News & Announcements
Page 2 of 5, Showing 11 - 20 of 46 recordsInstead of toasting to your health, tree to your health
Does an apple a day really keep the doctor away? Well, maybe not. However, eating healthy foods low in fat and calories and high in fiber, such as fruit from trees, is one way to prevent and treat type 2 diabetes.
According to the CDC’s 2020 National Diabetes Statistics Report, 34.2 million Americans, or about 1 in 10, have diabetes and 88 million adults, or 1 in 3, have prediabetes. The good news is new cases of adults diagnosed with diabetes significantly decrease from 2008 to 2018. The bad news is new cases of youth diagnosed with type 1 and type 2 has significantly increased.
As leaves change this time of year, it’s obvious that urban trees make our communities more beautiful, but did you know they also make our neighborhood streets safer? Streets lined with trees tend to encourage slower driving and statistically have less accidents than those without. And it’s not just speeds that are lowered by their presence – they also contribute to lower stress levels in drivers, leading to less road rage.
As the hilarious, award-winning Nature RX video series points out, spending time in nature is a potent “drug” for alleviating the day-to-day stress we all face. It is also a powerful way to combat anxiety, depression, and mental illnesses such as schizophrenia. The average American is sorely in need of the stress-relieving boost provided by trees. Eighty percent of American adults are afflicted by stress; forty million are affected by anxiety disorders, and nearly sixteen million experience major depression each year.
This year, as families all over the country spend more time at home, we have been given the opportunity to appreciate the fresh air that we can enjoy on our own back porches and front stoops more than ever. Trees are a significant factor contributing to the quality of the air we breathe. Recent research shows that even relatively small trees bring benefits to their neighborhoods. Just a single tree has the potential to filter up to one third of fine particulates such as dust, dirt, soot, and smoke within 300 yards, and can reduce particulate matter inside homes by as much as 60%.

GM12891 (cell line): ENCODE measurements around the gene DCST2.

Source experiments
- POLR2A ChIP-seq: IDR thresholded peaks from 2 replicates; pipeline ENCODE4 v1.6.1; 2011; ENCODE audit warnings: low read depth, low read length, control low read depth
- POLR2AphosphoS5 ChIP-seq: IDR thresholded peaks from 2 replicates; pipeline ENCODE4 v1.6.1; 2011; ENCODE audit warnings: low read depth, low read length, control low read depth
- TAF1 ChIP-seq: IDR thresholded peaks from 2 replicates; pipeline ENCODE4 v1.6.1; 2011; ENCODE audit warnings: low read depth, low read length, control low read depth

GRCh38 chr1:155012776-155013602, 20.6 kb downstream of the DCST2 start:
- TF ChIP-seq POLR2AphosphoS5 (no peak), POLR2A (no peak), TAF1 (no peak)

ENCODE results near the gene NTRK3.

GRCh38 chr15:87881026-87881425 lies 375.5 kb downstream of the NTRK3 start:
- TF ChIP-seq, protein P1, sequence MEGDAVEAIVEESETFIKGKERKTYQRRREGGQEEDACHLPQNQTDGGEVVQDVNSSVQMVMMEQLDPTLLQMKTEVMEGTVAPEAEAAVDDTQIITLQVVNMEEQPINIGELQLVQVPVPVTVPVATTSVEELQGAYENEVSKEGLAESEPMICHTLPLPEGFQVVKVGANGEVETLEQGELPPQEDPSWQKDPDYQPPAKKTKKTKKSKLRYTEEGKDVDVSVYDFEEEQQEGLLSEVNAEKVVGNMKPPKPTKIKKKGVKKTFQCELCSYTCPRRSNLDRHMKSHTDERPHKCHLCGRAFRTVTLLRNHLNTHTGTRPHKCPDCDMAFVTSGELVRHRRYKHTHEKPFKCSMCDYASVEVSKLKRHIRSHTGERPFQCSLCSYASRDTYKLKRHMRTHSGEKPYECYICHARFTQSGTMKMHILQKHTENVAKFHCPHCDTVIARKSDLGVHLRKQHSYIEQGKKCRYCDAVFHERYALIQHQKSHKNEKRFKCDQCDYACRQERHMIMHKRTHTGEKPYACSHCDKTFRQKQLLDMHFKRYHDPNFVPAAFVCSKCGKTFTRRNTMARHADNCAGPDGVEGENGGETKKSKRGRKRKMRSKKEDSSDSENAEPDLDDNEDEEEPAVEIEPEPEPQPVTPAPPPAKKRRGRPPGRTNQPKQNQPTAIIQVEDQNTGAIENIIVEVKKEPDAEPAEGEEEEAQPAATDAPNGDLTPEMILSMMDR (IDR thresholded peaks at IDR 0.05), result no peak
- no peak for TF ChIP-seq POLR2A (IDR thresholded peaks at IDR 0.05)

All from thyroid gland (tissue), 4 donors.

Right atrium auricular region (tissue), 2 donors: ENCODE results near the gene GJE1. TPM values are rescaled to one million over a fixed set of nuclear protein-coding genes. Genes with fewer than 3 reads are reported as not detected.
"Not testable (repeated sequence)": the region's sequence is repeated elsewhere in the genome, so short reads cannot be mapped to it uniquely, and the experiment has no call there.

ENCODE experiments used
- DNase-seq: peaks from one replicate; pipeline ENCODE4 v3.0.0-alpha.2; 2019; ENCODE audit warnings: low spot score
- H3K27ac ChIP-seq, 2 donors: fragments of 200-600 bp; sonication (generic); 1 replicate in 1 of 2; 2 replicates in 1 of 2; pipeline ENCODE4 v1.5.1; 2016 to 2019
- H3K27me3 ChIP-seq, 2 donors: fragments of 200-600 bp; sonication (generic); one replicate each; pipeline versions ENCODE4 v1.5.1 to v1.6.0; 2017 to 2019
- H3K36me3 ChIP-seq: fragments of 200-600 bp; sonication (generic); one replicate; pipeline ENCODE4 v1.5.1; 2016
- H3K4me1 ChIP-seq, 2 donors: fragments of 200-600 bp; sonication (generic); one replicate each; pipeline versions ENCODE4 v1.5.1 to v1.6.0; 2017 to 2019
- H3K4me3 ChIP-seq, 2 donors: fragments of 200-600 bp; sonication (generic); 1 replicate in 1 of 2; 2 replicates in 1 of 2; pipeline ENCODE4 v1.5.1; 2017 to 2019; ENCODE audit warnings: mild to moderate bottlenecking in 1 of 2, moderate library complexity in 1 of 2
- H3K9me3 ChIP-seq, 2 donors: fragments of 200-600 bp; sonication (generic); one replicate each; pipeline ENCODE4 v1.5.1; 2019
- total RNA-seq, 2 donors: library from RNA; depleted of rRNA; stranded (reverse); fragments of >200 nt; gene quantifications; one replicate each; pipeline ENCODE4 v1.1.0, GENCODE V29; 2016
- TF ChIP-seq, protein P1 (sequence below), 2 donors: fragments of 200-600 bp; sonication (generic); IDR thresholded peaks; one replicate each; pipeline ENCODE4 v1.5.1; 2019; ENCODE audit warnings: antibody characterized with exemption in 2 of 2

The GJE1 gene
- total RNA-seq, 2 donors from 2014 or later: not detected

2020 has been quite the year already – from extreme weather to the pandemic to civil unrest, we could all use a break from stress and anxiety. As the days are now at their longest, and lots of sun is in the forecast, it is the PERFECT time to step outside and get some much deserved fresh air and exercise.
The Forest Preserves of Cook County, in partnership with The Morton Arboretum, USDA Forest Service and Illinois Department of Natural Resources, just completed a “Tree Protection and Preservation Manual” to work alongside their existing “Tree Mitigation Plan”. This new manual was completed under the professional guidance of the Davey Resource Group.
The logic is simple: If A = B, and B = C, then A = C.
Halloween can be a really scary time, but what’s even more scary is waking up to hearing a large CRACK when your big beautiful shade tree fails and damages your home, car or worse. But there are easy ways to quell your anxiety and keep your investments safe.
Exposure to green spaces, including urban forests, not only help improve the attention function of students, but has also been found to contribute to increased academic performance. While research has continued to indicate the benefits of green spaces for health, such as decreased asthma prevalence [ncbi.nlm.nih.gov] (Lovasi et al. 2008) or better concentration after activity in green spaces for children with ADHD [journals.sagepub.com] (Taylor and Kuo, 2009), trees in the schoolyard itself seems to have an impact on academic achievement. Multiple studies have shown benefits of local green spaces that cross economic and social boundaries, but availability of, and access to, green schoolyards is typically reduced/restricted in lower economic areas which, as noted, also provides health benefits.
On a hot summer day, it’s hard to resist the shade of a large tree. Planting trees to create shaded spaces has been integral into planning parks, schools and university campuses, businesses, as well as around our streets and homes. When planted properly a mature tree can save a homeowner up to 20% on energy costs (Arbor Day Foundation). For homes without air conditioning, shade trees can make the home feel cooler during summer heat.